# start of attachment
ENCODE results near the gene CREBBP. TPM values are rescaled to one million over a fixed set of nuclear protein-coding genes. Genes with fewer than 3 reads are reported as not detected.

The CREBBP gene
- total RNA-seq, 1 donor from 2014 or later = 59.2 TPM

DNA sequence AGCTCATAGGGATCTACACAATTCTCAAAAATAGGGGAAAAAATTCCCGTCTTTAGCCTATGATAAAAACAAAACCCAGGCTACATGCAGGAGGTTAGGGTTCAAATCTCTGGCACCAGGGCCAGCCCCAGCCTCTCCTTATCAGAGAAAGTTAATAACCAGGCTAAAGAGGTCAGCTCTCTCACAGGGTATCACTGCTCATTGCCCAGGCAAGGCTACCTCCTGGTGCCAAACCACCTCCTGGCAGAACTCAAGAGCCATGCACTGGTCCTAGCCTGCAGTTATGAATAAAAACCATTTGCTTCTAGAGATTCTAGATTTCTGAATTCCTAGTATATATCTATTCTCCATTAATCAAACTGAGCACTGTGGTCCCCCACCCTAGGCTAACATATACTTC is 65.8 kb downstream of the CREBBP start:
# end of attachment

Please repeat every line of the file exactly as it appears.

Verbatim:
ENCODE results near the gene CREBBP. TPM values are rescaled to one million over a fixed set of nuclear protein-coding genes. Genes with fewer than 3 reads are reported as not detected.

The CREBBP gene
- total RNA-seq, 1 donor from 2014 or later = 59.2 TPM

DNA sequence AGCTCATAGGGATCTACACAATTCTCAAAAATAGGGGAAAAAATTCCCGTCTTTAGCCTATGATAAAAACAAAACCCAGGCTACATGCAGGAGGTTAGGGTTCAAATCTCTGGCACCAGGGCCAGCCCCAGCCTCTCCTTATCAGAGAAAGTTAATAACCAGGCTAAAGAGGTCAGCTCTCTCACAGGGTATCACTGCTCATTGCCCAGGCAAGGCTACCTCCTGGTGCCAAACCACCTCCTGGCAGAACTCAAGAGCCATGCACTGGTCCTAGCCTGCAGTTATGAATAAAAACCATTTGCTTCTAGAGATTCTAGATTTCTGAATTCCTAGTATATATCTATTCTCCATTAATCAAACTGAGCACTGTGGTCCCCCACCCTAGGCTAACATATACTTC is 65.8 kb downstream of the CREBBP start: